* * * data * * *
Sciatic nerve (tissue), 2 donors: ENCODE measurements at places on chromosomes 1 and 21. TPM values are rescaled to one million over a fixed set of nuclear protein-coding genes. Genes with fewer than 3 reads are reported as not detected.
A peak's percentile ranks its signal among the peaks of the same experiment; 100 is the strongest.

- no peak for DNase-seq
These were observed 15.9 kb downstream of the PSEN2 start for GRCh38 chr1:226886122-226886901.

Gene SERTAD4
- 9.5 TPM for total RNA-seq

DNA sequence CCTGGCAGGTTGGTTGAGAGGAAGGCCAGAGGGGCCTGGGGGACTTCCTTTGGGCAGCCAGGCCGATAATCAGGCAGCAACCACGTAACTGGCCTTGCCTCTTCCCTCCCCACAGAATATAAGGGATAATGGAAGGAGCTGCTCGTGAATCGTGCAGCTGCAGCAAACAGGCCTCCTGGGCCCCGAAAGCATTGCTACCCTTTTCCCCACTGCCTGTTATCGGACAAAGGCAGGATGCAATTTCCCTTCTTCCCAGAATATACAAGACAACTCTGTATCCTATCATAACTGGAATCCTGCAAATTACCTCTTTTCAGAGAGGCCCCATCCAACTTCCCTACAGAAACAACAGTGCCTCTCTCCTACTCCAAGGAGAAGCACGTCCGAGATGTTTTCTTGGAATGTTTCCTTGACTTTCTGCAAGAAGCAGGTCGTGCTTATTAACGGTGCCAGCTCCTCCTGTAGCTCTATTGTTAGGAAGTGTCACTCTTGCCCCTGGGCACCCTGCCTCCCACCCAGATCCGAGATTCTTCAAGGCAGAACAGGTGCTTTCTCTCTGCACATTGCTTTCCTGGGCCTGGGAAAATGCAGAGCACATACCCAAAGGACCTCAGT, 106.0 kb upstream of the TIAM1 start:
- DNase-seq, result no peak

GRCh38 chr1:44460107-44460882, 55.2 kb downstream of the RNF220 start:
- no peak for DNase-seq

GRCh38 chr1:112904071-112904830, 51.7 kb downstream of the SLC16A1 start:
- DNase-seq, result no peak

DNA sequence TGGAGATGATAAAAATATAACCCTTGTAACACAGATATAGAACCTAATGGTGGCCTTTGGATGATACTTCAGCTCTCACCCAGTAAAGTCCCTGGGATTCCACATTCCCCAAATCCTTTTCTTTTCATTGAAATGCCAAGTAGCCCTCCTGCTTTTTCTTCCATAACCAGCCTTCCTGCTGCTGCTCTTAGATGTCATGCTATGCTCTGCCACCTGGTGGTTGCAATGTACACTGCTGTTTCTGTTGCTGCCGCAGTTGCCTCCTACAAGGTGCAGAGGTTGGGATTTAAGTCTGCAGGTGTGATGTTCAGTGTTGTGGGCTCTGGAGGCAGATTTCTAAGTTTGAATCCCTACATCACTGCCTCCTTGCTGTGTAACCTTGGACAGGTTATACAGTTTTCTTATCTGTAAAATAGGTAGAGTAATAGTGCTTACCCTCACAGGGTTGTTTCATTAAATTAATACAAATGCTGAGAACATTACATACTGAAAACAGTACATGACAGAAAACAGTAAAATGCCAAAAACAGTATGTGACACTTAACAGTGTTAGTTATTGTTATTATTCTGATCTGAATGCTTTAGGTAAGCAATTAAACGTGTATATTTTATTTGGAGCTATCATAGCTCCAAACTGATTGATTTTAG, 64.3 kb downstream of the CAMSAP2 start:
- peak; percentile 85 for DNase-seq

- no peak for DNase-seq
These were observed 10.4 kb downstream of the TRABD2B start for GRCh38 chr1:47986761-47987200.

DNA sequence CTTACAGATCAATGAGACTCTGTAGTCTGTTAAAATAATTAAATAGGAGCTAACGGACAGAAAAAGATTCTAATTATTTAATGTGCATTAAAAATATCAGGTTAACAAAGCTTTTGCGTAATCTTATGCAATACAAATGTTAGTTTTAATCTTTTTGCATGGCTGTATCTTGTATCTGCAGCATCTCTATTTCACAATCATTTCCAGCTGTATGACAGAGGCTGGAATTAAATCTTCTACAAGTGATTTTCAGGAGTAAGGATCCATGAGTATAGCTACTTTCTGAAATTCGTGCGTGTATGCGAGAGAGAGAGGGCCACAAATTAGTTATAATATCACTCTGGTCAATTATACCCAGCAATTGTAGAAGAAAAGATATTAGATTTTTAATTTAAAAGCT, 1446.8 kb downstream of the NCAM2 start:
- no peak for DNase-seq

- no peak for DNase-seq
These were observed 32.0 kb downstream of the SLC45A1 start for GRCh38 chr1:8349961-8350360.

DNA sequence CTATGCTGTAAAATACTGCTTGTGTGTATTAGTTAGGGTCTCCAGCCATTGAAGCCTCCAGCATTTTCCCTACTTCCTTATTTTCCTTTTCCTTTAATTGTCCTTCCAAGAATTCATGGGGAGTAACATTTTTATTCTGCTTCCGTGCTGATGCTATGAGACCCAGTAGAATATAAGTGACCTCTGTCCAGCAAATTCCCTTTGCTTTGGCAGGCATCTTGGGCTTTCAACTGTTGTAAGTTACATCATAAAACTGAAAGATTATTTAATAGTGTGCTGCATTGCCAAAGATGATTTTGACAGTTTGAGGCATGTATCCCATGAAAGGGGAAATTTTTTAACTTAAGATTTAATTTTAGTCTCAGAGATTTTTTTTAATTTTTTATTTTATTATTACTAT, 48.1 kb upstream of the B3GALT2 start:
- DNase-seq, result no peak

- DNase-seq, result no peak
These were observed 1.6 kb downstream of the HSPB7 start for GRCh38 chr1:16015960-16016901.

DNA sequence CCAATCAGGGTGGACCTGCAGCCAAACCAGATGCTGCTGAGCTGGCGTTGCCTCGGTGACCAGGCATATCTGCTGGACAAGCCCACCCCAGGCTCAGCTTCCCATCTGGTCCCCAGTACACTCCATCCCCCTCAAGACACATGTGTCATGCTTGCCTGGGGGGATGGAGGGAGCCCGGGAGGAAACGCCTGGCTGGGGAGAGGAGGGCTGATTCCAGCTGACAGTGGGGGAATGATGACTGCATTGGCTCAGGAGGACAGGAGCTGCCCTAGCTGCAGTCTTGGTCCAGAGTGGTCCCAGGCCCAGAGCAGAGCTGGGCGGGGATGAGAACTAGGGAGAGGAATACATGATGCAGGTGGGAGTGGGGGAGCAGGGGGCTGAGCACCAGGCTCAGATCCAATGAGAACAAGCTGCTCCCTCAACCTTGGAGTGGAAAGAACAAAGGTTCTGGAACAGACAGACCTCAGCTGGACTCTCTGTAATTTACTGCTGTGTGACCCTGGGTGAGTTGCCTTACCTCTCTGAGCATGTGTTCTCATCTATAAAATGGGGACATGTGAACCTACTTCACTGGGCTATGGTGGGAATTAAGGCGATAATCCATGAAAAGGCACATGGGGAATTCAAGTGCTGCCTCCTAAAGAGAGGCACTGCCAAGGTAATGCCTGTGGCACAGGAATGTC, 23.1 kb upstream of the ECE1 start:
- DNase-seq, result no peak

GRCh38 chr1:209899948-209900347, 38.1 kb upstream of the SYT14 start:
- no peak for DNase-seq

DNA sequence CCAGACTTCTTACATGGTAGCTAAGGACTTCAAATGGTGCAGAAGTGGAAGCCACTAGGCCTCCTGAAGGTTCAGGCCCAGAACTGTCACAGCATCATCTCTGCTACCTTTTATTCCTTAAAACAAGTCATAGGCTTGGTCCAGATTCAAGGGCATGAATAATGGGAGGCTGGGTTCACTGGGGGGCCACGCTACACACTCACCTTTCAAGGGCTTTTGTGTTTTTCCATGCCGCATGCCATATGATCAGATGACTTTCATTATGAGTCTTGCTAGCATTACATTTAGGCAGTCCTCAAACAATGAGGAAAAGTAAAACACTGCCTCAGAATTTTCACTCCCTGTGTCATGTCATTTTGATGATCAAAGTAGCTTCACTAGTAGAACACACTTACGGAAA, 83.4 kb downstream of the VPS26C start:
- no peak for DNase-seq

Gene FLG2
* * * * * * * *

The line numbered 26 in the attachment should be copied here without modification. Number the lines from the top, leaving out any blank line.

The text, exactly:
- DNase-seq, result no peak